The issue was brought up during an Ocean City Council candidate forum on Tuesday and most agreed a national search is the right approach to fill the vacancy.

“There are headhunters that go out all across the United States and they ask the questions and how to screen, and we just did it with the city manager,” said Council President Jim Hall. “We don’t have the time or ability or qualifications. When they bring it down to a couple of applicants, we are obviously going to make the decision.”

Council candidate Dennis Dare was city manager when DiPino was appointed in 2003. Dare said this week he read through 174 applications before winnowing a list of 11 candidates to present to the Mayor and Council. Dare said he had assistance from a handful of police chiefs from around Maryland to review the applications.

“I am going to suggest that we consider doing it the way we did 10 or 12 years ago when Bernadette was appointed chief,” he said. “A national search, whether you hire somebody to do it or get some chiefs for free to help with it, I think I would go that way, but we have a lot to offer somebody.”

Councilman Doug Cymek said a national search was the right approach and urged qualified existing OCPD officers to get their names in the mix.

“I agree with Dennis that it should be a combination of a professional firm to recruit, then probably get a three- to four-person panel in law enforcement to review them and then bring it before the Mayor and Council as well and we will come up with the best applicant,” he said. “I encourage all members of the OCPD who feel they are qualified to please step forward, put your application in and let us hear from you as well.”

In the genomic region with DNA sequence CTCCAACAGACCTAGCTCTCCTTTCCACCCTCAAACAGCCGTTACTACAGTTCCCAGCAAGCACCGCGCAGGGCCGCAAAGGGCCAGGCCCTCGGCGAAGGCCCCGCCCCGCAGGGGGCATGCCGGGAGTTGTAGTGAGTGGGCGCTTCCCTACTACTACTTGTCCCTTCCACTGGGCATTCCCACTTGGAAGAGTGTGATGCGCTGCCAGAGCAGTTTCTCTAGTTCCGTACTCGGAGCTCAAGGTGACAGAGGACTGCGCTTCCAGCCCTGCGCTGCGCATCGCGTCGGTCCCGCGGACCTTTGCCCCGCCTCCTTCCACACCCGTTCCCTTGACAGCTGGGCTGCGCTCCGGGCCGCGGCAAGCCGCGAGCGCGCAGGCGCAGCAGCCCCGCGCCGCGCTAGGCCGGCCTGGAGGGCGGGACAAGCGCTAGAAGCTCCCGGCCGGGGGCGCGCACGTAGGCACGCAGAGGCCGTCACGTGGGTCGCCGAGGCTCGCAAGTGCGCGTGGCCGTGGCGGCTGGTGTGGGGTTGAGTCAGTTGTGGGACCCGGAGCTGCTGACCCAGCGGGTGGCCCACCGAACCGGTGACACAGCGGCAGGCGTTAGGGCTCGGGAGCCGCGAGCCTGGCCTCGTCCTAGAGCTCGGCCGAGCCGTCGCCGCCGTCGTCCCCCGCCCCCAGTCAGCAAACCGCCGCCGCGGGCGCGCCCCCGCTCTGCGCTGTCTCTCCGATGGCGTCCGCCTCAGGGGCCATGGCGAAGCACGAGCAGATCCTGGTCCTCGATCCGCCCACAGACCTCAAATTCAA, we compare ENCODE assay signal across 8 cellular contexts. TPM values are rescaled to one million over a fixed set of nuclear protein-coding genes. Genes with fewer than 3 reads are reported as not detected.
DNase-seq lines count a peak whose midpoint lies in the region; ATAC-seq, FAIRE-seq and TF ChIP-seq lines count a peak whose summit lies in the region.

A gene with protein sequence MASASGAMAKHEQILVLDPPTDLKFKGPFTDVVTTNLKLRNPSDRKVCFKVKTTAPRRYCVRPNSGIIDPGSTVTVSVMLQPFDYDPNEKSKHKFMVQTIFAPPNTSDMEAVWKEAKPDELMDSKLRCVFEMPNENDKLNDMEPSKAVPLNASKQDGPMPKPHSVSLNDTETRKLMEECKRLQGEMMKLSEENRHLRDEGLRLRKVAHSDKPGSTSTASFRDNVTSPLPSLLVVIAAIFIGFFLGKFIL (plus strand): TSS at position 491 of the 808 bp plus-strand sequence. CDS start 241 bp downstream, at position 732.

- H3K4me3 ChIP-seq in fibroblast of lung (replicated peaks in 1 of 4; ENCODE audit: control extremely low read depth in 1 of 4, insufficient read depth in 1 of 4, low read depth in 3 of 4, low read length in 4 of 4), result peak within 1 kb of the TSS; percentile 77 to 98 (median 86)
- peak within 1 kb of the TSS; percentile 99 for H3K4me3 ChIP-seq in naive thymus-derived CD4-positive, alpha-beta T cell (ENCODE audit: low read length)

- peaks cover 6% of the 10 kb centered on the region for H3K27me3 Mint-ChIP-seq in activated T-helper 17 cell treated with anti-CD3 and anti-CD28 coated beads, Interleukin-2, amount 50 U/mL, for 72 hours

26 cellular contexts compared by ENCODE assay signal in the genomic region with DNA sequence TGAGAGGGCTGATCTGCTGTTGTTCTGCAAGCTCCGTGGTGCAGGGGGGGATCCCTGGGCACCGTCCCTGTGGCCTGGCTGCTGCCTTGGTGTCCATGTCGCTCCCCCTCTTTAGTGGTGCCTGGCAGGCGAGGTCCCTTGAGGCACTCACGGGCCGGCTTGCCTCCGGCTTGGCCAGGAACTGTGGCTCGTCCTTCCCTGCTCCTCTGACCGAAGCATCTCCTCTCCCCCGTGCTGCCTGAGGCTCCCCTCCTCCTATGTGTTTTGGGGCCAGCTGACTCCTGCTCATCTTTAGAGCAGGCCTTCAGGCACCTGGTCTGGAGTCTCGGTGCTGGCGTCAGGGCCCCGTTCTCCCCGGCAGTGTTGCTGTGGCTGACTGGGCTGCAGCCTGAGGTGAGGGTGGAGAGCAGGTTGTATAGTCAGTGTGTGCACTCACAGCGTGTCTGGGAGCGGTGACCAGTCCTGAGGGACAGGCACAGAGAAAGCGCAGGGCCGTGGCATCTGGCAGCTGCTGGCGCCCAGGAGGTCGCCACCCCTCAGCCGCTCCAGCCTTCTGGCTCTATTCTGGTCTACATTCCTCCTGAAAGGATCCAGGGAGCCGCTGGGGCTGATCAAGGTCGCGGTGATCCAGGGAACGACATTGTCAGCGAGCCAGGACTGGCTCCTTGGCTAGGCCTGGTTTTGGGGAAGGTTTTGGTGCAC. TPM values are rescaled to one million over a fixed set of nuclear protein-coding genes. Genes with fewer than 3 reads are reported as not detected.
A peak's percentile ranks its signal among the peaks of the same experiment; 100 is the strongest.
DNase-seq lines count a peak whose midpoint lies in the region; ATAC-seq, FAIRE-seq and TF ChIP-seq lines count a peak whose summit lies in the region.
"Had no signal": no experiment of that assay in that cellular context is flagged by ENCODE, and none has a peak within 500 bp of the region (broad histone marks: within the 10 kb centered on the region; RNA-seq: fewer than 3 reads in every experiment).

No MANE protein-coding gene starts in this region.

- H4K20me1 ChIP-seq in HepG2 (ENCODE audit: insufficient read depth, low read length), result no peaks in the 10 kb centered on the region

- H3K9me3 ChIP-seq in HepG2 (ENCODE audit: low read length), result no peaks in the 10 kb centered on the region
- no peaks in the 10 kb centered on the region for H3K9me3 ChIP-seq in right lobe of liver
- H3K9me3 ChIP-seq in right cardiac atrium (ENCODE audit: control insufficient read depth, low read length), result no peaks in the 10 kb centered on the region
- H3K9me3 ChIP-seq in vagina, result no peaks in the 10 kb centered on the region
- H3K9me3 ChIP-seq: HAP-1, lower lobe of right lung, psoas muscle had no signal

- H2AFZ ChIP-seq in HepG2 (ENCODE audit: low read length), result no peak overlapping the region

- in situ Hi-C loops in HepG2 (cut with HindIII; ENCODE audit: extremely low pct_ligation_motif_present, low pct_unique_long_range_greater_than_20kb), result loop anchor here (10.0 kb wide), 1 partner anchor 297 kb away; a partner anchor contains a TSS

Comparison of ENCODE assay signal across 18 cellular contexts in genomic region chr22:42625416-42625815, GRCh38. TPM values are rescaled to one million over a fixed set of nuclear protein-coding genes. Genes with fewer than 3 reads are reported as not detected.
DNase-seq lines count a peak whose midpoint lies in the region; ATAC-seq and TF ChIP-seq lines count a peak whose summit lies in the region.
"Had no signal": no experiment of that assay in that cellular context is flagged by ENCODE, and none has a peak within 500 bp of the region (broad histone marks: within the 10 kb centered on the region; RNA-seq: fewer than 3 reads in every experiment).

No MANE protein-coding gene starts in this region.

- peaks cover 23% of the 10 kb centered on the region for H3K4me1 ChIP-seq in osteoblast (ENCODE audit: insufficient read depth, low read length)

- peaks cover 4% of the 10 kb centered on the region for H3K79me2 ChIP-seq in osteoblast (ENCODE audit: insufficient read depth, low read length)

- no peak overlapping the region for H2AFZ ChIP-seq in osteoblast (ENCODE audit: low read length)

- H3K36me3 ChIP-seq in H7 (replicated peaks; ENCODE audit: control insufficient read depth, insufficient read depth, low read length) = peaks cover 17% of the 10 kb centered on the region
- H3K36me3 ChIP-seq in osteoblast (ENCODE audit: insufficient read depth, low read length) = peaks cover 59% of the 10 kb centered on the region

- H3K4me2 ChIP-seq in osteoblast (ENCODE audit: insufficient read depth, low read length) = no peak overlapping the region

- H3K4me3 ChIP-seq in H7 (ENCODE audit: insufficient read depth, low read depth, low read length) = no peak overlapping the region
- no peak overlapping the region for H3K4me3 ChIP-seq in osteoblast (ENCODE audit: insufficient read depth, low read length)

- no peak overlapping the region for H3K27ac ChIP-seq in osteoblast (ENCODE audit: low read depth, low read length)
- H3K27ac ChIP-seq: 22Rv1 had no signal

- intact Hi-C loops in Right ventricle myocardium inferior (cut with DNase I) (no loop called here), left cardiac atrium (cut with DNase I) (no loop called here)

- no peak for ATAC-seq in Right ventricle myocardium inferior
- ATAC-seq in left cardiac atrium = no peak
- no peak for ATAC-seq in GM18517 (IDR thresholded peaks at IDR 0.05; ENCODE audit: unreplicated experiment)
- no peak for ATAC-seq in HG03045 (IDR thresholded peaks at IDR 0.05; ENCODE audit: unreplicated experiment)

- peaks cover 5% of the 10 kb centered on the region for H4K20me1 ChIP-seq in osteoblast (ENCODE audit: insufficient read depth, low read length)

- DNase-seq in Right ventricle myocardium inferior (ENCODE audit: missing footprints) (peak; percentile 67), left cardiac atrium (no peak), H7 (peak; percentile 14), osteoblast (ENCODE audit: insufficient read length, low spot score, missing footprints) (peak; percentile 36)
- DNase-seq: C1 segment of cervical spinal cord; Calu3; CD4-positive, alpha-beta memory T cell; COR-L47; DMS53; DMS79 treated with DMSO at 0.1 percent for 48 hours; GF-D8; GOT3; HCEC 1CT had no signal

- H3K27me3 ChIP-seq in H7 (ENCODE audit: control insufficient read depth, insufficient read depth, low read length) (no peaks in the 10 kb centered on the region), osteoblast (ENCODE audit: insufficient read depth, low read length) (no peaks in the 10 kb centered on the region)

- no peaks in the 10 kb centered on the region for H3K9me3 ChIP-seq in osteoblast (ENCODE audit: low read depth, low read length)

Former Councilman and current candidate Joe Mitrecic agreed DiPino’s possible replacement could already be on the OCPD payroll, but encouraged a national search to see who might be available.

“We should have an unbiased national search for the police chief,” said Mitrecic. “I think that any local police officer that feels he or she can fill those shoes should be included in that search, but we should do a national search and get the best police chief out there.”

Meanwhile, Sarasota officials this week said they were excited with DiPino’s appointment.

“Chief DiPino will bring the experience, passion and leadership to lead the SPD in partnering with every citizen in Sarasota to keep this community the safe and special place that it is,” said Sarasota City Manager Tom Barwin this week. “As a state and national leader in her field, Chief DiPino epitomizes the concept and walks the walk that police officers are a part of, not a part from, the community.”

For her part, DiPino said she ready to hit the ground running in Sarasota. She will officially start on Jan. 1.

“I’m really looking forward to engaging residents and becoming part of the community,” she said. “I have an open-door policy and I want to hear from everyone about police issues, not just the bad, but what’s good as well. Sarasota in the kind of community where I can have a positive impact and I can’t wait to get started.”